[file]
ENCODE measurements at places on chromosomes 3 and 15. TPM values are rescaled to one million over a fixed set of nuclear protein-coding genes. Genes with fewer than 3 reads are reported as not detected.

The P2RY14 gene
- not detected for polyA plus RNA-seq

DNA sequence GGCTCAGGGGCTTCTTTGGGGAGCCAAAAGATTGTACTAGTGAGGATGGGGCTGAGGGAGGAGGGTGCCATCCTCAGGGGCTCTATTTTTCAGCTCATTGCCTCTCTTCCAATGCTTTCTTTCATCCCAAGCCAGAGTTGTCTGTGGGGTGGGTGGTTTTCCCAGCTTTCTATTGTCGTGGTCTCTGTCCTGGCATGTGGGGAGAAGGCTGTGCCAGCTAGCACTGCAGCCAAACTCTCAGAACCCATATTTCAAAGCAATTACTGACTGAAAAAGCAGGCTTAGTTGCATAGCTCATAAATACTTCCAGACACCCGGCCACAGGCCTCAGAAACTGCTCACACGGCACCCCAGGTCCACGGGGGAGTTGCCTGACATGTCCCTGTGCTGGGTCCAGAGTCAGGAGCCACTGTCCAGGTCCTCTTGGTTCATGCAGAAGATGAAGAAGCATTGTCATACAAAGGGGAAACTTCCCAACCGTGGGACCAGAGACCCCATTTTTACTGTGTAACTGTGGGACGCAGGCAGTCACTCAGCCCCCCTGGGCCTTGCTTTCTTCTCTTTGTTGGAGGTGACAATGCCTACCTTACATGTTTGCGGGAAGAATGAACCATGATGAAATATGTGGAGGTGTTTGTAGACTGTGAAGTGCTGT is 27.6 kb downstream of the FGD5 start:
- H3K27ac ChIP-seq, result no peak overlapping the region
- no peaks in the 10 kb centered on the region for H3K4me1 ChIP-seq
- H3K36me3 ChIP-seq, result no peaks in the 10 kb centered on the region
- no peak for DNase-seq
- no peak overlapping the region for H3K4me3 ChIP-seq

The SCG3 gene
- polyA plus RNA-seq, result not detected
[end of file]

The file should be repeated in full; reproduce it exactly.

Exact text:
ENCODE measurements at places on chromosomes 3 and 15. TPM values are rescaled to one million over a fixed set of nuclear protein-coding genes. Genes with fewer than 3 reads are reported as not detected.

The P2RY14 gene
- not detected for polyA plus RNA-seq

DNA sequence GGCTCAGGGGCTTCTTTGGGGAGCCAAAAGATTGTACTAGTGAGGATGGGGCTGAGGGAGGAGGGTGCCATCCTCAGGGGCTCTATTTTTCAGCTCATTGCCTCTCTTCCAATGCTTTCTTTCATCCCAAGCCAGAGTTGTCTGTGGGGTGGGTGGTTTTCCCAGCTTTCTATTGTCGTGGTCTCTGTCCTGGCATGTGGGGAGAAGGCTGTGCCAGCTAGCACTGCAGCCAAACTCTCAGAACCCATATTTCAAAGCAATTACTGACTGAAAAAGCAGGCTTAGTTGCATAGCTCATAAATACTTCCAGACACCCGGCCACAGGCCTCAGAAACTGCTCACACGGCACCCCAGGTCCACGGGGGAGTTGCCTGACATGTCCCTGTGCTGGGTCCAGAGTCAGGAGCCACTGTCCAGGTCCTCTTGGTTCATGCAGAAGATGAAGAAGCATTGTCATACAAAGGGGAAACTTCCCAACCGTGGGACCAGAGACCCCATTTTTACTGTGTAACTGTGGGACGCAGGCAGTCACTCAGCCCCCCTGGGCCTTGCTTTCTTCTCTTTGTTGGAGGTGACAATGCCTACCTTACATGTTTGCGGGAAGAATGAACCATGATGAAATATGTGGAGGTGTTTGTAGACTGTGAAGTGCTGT is 27.6 kb downstream of the FGD5 start:
- H3K27ac ChIP-seq, result no peak overlapping the region
- no peaks in the 10 kb centered on the region for H3K4me1 ChIP-seq
- H3K36me3 ChIP-seq, result no peaks in the 10 kb centered on the region
- no peak for DNase-seq
- no peak overlapping the region for H3K4me3 ChIP-seq

The SCG3 gene
- polyA plus RNA-seq, result not detected